Saturday morning the nature class that I am a member of did a field trip. The purpose of the field trip was to see some of the native and rare plants, and to see some of the unique geological formations around the Jasper Texas area.
At 8:00am we met in the parking lot of the Stump restaurant on hwy 255, which is just north of Jasper Texas. The places where we were going to go were old logging roads. The people that drove cars parked their vehicles at a nearby hotel, then we carpooled in the 4 wheel drive trucks and SUVs.
The first place we stopped at was on top of a pipeline. We parked our trucks on top of the hill, then walked around the rim of the hill top looking at different types of trees and plants.
After we got finished looking at the plants, we went back to the trucks, over the hill and down to a creek bottom. The cool thing about the creek bottom, it was filled with petrified wood. There were small pieces, large pieces and medium sized pieces. One of the men in the group was an amateur geologist. He talked to the class about the different types of trees that grew in southeast Texas during the last ice age – white oak, pine (conifer trees) and palm trees.
One piece of petrified wood we found must have weighed close to 300 pounds and was about 3 feet long. On the outside of the piece was petrified resin, like the resin that comes out of a pine tree. Some of the amateur geologist estimated the piece could be up to 200 million years old.
Some of the petrified wood sticking out of the ground in the creek bottom seemed to be in layers – layer of petrified wood, layer of dirt, layer of petrified wood, layer of dirt. I wondered how any tens of thousands, or even millions of years had to pass for the petrified wood to be laid down in the manner that it was. Some of the pieces were rather large in diameter, maybe 2 feet across, and that was only about 1/2 of the diameter of the original tree. It was like the original tree broke in half, and only half of the tree became petrified.
After looking around the hill top for maybe an hour, loaded up in the trucks and drove through some of the logging roads. As we were driving along, the guides would stop and show everyone some of the unique plants in the area – like the Arkansas oak tree, wild plums, chickpea tree,,, and a few other plants that I can not remember the names of.
For the trip I bought along my Maxpedition Noatak, 32 ounce Maxpedition water bottle, peanut butter and honey sandwich, bag of chips, breakfast bar (for a snack), GPS, compass, rain poncho, camera,,,, and a few other things.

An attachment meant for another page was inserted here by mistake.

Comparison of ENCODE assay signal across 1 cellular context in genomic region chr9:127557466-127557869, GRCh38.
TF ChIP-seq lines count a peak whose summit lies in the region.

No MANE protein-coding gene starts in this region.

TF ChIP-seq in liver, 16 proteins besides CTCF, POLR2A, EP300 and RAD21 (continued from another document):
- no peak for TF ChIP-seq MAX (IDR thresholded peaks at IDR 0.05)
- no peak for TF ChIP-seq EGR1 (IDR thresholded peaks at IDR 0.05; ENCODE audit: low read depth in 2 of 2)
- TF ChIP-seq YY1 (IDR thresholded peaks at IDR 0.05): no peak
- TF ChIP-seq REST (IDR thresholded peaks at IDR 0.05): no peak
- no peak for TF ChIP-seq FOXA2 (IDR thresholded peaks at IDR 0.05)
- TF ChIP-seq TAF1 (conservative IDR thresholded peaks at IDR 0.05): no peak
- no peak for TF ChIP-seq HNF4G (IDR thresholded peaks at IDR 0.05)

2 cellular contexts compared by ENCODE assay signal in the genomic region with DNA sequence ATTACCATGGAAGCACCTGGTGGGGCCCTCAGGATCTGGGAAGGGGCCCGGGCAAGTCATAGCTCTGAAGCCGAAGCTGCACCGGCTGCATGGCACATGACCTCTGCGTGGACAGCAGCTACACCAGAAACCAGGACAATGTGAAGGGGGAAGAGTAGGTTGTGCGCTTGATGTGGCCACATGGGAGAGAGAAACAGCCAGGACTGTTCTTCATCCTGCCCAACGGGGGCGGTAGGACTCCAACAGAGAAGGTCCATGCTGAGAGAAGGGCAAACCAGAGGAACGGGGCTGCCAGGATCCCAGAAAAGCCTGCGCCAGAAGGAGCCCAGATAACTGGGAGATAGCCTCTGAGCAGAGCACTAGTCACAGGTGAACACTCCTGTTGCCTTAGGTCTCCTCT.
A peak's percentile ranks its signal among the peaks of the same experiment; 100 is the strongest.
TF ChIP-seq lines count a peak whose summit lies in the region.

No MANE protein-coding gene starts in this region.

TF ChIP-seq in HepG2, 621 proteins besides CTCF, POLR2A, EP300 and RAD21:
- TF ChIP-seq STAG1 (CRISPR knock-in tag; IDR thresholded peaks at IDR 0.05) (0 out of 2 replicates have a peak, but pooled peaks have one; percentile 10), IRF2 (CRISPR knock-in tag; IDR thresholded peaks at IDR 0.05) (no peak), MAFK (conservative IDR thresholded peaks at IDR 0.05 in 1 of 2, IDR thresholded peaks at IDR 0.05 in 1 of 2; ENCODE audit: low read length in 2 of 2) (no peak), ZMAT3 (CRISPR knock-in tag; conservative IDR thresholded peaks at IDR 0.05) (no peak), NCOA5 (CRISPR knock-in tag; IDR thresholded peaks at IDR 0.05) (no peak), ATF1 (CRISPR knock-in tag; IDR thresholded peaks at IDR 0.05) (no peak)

With temps in the upper 90s by noon, I was sucking down the water right and left. I felt like I was sweating faster then my body could digest the water I was drinking.
In 5 hours, from 8:00am from when we started, until 1pm, I drank close to 50 ounces of water – a 32 ounce water bottle, a 16.9 ounce water bottle, and some water out of a cooler. The thing was, the group was not walking “that” much, and we were in the shade a lot of the time.
Being out in the 100 degree heat made everyone sweat more then we could drink. When the group arrived at a waterfall, one of the ladies got under the water to cool off. A couple of other people took their shoes off and waded through the water to cool off. A couple of other people used cloth rags soaked in water to cool their heads off.
Around 12 noon we stopped at a waterfall, ate lunch, and took a break from moving around. The waterfall in the background made for a beautiful backdrop for our lunch break.
Feeling refreshed from our lunch break the group loaded up and headed to the next location, which was a waterfall.
As the group was standing around the waterfalls, I could not help but wonder how primitive man used those locations. Were the waterfalls a place to wash clothes, meet and socialize with other people from the tribe? Just as we ate lunch at the waterfall, did people a thousand years go do the same thing?
We ended our field trip around 1:00pm. Overall everyone seemed to have a good time, except for the heat. We will probably take another field trip sometime in the spring, when the weather is a little cooler.
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